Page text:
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Christensen ruled that Jesse Campbell was out of compliance for having more harvested marijuana in his possession than state law allowed. And even if he had not exceeded the possession limit, Christensen said, he would still be out of compliance because he had not filed with the health department a landlord permission form, which is required to grow medical marijuana on property owned by another person. Campbell's mother owned the Hidden Valley home, and she had signed permission slips in 2014 and 2015, but Jesse did not file one in 2016, when he was in the process of buying the property from his mother.

After Christensen denied Campbell's McIntosh defense motions in May, he and Mason accepted plea deals. In the denial order, Christensen bemoaned the collision between state and federal drug policies.

"These prosecutions are expensive, time-consuming, and as the instant motions demonstrate, challenging for the Court. Other than the acts of noncompliance identified in this order, Campbell appears to have generally acted consistent with the Montana Marijuana Act, counting his plants and patients to ensure that he did not run afoul of Montana law," Christensen wrote.

Jesse Campbell got caught in the Montana medical marijuana law's "gray area"—a term that was used 11 times during the McIntosh defense hearings. But the fact that defendants can even argue adherence to state law in federal court is a milestone. The last time Christensen presided over a federal indictment of Montana marijuana growers, the deck was stacked completely in the prosecution's favor.

NATIONAL COMPARISON

In 2011 Chris Lindsey was federally indicted as a co-conspirator in an allegedly illegal Helena medical marijuana dispensary after a string of high-profile DEA raids on dozens of other Montana providers' businesses. Since nothing like the Rohrabacher-Farr amendment or McIntosh defense existed at the time, Lindsey and his three co-defendants were barred from arguing during their trials that they were following state law.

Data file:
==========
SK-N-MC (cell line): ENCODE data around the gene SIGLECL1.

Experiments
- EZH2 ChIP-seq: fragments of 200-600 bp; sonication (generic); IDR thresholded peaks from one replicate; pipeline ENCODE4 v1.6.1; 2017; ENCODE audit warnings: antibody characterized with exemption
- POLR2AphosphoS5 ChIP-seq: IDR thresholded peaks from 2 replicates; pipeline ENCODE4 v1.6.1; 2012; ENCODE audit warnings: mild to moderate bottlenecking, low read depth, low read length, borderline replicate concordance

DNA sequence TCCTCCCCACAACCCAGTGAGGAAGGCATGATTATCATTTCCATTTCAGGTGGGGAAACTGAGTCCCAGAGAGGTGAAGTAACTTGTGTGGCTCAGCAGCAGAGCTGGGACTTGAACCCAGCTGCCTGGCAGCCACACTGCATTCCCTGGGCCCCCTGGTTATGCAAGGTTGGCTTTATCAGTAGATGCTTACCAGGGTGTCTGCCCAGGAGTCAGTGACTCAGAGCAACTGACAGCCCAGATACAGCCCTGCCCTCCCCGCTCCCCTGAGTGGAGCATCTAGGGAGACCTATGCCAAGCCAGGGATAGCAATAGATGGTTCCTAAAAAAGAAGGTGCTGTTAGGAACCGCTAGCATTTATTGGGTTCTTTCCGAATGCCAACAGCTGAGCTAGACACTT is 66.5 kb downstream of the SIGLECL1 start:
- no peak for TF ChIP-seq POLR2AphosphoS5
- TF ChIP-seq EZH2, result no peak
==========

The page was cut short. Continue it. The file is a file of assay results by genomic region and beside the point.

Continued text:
With no other defense available, Lindsey and two other defendants took plea deals for lesser sentences. Dispensary owner Chris Williams made a stand, fought the charges, and avoided an 85-year mandatory minimum federal prison sentence only due to the grace of the prosecutors, who, in an unheard-of move, dropped most of the charges after the jury convicted him.

Williams was released from federal prison in January to home confinement in Bozeman, and left Federal Bureau of Prisons custody on June 23. He'll spend the next five years on probation.

"I feel like anyone who is willing to risk time in federal prison to stand up for states' rights should be applauded. It is a near-impossible battle to win, but one that should continue to be fought," Williams says.

Judge Christensen presided over that case as well, calling the mandatory minimum sentence he was forced to give Williams "unfair and absurd."

Lindsey, who lives in Missoula, recently finished his own five-year probationary sentence. As a legislative analyst for the Marijuana Policy Project, he has an encyclopedic knowledge of the history of medical marijuana laws in various states.

He says the McIntosh ruling is a bellwether for members of the medical marijuana community facing federal charges, but that its requirement of "strict compliance" with state law makes it almost useless in Montana.